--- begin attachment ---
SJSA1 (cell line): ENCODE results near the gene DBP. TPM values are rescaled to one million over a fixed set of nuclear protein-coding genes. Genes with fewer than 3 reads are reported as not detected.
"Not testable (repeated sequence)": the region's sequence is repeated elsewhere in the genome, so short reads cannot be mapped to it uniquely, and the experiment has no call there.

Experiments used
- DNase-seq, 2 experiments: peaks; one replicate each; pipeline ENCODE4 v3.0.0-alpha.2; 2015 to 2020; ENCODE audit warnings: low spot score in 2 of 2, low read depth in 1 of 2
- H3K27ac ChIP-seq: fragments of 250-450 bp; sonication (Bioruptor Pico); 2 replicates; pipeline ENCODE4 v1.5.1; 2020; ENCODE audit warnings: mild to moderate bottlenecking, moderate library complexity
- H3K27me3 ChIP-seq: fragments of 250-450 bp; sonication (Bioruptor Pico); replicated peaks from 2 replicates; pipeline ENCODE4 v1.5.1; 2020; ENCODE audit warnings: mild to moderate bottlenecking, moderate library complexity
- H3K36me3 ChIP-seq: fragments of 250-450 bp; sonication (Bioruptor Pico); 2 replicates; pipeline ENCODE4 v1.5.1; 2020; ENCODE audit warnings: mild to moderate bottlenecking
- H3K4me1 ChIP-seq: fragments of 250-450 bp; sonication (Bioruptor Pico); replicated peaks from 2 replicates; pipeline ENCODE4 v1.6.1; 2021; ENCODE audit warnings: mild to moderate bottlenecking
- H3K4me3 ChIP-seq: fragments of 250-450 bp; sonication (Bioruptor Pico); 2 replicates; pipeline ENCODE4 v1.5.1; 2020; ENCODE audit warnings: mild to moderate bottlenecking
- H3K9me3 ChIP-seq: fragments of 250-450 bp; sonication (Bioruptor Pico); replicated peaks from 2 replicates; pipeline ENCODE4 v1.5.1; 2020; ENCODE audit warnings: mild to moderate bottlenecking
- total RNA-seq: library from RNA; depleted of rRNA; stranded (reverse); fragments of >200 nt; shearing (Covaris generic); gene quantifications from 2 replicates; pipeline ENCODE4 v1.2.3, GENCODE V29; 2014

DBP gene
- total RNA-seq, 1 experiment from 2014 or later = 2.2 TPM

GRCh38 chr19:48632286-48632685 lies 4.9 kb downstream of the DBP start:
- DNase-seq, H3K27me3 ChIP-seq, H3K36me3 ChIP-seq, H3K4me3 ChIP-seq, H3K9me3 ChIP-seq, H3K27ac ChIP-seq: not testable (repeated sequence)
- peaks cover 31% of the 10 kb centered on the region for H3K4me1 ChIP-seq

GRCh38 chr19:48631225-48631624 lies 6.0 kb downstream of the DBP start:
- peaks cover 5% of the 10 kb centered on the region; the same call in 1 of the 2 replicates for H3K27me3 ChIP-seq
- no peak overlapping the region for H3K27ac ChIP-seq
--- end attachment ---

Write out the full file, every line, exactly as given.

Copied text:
SJSA1 (cell line): ENCODE results near the gene DBP. TPM values are rescaled to one million over a fixed set of nuclear protein-coding genes. Genes with fewer than 3 reads are reported as not detected.
"Not testable (repeated sequence)": the region's sequence is repeated elsewhere in the genome, so short reads cannot be mapped to it uniquely, and the experiment has no call there.

Experiments used
- DNase-seq, 2 experiments: peaks; one replicate each; pipeline ENCODE4 v3.0.0-alpha.2; 2015 to 2020; ENCODE audit warnings: low spot score in 2 of 2, low read depth in 1 of 2
- H3K27ac ChIP-seq: fragments of 250-450 bp; sonication (Bioruptor Pico); 2 replicates; pipeline ENCODE4 v1.5.1; 2020; ENCODE audit warnings: mild to moderate bottlenecking, moderate library complexity
- H3K27me3 ChIP-seq: fragments of 250-450 bp; sonication (Bioruptor Pico); replicated peaks from 2 replicates; pipeline ENCODE4 v1.5.1; 2020; ENCODE audit warnings: mild to moderate bottlenecking, moderate library complexity
- H3K36me3 ChIP-seq: fragments of 250-450 bp; sonication (Bioruptor Pico); 2 replicates; pipeline ENCODE4 v1.5.1; 2020; ENCODE audit warnings: mild to moderate bottlenecking
- H3K4me1 ChIP-seq: fragments of 250-450 bp; sonication (Bioruptor Pico); replicated peaks from 2 replicates; pipeline ENCODE4 v1.6.1; 2021; ENCODE audit warnings: mild to moderate bottlenecking
- H3K4me3 ChIP-seq: fragments of 250-450 bp; sonication (Bioruptor Pico); 2 replicates; pipeline ENCODE4 v1.5.1; 2020; ENCODE audit warnings: mild to moderate bottlenecking
- H3K9me3 ChIP-seq: fragments of 250-450 bp; sonication (Bioruptor Pico); replicated peaks from 2 replicates; pipeline ENCODE4 v1.5.1; 2020; ENCODE audit warnings: mild to moderate bottlenecking
- total RNA-seq: library from RNA; depleted of rRNA; stranded (reverse); fragments of >200 nt; shearing (Covaris generic); gene quantifications from 2 replicates; pipeline ENCODE4 v1.2.3, GENCODE V29; 2014

DBP gene
- total RNA-seq, 1 experiment from 2014 or later = 2.2 TPM

GRCh38 chr19:48632286-48632685 lies 4.9 kb downstream of the DBP start:
- DNase-seq, H3K27me3 ChIP-seq, H3K36me3 ChIP-seq, H3K4me3 ChIP-seq, H3K9me3 ChIP-seq, H3K27ac ChIP-seq: not testable (repeated sequence)
- peaks cover 31% of the 10 kb centered on the region for H3K4me1 ChIP-seq

GRCh38 chr19:48631225-48631624 lies 6.0 kb downstream of the DBP start:
- peaks cover 5% of the 10 kb centered on the region; the same call in 1 of the 2 replicates for H3K27me3 ChIP-seq
- no peak overlapping the region for H3K27ac ChIP-seq